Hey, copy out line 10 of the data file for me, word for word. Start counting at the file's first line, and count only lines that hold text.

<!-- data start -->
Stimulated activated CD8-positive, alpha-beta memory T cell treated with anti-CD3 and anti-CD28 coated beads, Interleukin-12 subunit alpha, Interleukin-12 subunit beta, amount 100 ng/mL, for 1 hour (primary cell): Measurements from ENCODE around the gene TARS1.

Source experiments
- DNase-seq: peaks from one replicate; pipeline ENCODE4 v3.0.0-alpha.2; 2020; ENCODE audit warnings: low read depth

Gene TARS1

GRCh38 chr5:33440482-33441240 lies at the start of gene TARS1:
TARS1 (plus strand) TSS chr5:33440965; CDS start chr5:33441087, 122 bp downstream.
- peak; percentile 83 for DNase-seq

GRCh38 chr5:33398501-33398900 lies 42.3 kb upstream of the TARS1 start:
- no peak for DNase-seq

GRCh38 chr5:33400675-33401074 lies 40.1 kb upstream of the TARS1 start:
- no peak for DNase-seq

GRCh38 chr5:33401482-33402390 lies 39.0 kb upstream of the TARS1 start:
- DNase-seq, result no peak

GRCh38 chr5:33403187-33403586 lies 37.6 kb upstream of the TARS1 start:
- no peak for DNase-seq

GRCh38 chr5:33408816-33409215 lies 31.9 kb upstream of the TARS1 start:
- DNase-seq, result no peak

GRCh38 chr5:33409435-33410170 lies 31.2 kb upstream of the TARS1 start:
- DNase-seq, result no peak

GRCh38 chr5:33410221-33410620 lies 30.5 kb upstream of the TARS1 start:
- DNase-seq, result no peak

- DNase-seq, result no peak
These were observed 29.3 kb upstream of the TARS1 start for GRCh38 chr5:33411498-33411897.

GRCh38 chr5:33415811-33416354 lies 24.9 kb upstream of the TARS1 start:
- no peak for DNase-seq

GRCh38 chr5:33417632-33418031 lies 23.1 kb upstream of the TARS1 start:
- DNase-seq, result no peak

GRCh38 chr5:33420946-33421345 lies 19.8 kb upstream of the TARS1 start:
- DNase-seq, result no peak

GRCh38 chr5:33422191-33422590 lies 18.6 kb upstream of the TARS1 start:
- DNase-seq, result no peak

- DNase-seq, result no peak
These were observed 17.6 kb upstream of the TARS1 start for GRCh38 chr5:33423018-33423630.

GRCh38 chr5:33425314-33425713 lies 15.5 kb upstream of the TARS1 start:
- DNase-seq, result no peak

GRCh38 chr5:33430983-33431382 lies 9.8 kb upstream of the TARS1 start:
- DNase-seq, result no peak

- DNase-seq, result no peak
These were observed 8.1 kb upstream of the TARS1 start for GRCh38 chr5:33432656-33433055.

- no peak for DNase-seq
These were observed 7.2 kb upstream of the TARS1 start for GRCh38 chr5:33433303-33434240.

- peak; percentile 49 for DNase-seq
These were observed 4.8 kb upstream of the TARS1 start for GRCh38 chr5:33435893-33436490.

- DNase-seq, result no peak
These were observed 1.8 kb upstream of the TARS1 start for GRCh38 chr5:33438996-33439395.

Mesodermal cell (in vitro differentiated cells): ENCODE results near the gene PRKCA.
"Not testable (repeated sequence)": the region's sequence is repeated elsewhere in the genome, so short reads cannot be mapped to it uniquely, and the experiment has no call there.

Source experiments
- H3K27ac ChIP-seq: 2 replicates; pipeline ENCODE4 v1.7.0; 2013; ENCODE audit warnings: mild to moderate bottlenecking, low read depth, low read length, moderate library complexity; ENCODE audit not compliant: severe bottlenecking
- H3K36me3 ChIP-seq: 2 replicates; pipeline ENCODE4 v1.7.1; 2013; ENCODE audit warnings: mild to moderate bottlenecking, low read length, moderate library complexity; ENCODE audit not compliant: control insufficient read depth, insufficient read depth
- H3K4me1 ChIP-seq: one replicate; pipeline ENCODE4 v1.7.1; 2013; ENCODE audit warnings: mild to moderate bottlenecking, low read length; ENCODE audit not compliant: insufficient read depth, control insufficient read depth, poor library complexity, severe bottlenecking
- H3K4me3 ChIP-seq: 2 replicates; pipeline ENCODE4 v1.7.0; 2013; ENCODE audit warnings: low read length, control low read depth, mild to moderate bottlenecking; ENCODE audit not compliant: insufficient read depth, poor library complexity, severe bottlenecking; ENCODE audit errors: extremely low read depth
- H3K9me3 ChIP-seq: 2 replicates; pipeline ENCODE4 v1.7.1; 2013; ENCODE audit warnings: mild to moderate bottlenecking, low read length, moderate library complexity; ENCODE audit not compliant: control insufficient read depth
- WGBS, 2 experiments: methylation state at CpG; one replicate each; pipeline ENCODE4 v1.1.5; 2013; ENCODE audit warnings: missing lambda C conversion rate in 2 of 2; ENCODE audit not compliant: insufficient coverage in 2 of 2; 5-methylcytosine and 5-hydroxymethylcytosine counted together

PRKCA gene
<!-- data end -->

GRCh38 chr5:33400675-33401074 lies 40.1 kb upstream of the TARS1 start: